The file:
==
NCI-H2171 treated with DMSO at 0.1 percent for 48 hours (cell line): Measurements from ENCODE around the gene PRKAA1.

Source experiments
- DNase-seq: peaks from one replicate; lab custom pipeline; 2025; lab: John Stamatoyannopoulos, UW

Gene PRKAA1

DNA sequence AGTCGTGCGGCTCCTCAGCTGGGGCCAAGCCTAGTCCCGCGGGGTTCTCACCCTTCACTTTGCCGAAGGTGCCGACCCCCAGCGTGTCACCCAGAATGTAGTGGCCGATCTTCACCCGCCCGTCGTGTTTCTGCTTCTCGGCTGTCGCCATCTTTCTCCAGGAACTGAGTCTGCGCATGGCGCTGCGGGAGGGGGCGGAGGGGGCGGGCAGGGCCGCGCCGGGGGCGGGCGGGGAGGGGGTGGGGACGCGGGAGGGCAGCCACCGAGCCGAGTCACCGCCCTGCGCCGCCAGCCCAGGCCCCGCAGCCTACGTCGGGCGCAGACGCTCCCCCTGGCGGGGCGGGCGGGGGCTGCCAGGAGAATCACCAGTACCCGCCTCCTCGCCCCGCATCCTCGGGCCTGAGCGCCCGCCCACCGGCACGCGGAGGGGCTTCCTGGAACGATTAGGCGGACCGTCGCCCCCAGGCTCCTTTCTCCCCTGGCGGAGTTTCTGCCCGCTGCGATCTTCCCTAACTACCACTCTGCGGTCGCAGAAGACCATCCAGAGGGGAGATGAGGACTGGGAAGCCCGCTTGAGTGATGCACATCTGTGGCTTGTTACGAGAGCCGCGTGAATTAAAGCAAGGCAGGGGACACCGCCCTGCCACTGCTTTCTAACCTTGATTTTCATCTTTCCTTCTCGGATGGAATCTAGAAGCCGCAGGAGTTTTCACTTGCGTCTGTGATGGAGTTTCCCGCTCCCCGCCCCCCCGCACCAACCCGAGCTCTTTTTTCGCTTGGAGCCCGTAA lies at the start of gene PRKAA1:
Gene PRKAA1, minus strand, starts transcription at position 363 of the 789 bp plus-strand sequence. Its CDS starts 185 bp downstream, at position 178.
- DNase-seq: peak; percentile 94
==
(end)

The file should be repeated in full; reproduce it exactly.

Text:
NCI-H2171 treated with DMSO at 0.1 percent for 48 hours (cell line): Measurements from ENCODE around the gene PRKAA1.

Source experiments
- DNase-seq: peaks from one replicate; lab custom pipeline; 2025; lab: John Stamatoyannopoulos, UW

Gene PRKAA1

DNA sequence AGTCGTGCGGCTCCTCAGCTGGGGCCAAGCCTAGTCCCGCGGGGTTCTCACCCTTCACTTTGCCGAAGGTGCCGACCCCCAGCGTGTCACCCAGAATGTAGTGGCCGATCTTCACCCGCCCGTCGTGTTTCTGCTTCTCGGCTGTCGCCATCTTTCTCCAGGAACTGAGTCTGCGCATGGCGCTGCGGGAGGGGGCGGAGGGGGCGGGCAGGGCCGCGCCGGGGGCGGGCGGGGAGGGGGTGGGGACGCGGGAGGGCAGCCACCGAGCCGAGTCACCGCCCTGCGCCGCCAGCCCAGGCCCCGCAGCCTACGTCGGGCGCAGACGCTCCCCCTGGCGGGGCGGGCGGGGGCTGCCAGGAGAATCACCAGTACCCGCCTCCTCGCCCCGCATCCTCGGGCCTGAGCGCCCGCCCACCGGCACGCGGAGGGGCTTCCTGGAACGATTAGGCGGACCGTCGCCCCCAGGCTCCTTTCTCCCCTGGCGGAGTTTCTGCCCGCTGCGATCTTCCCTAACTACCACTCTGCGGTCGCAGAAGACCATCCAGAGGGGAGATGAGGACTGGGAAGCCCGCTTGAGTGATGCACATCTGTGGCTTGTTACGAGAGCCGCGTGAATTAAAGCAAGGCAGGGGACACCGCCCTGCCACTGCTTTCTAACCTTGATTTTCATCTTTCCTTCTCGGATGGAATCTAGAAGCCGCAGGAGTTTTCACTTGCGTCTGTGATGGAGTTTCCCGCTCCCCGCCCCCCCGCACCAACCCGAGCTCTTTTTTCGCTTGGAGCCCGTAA lies at the start of gene PRKAA1:
Gene PRKAA1, minus strand, starts transcription at position 363 of the 789 bp plus-strand sequence. Its CDS starts 185 bp downstream, at position 178.
- DNase-seq: peak; percentile 94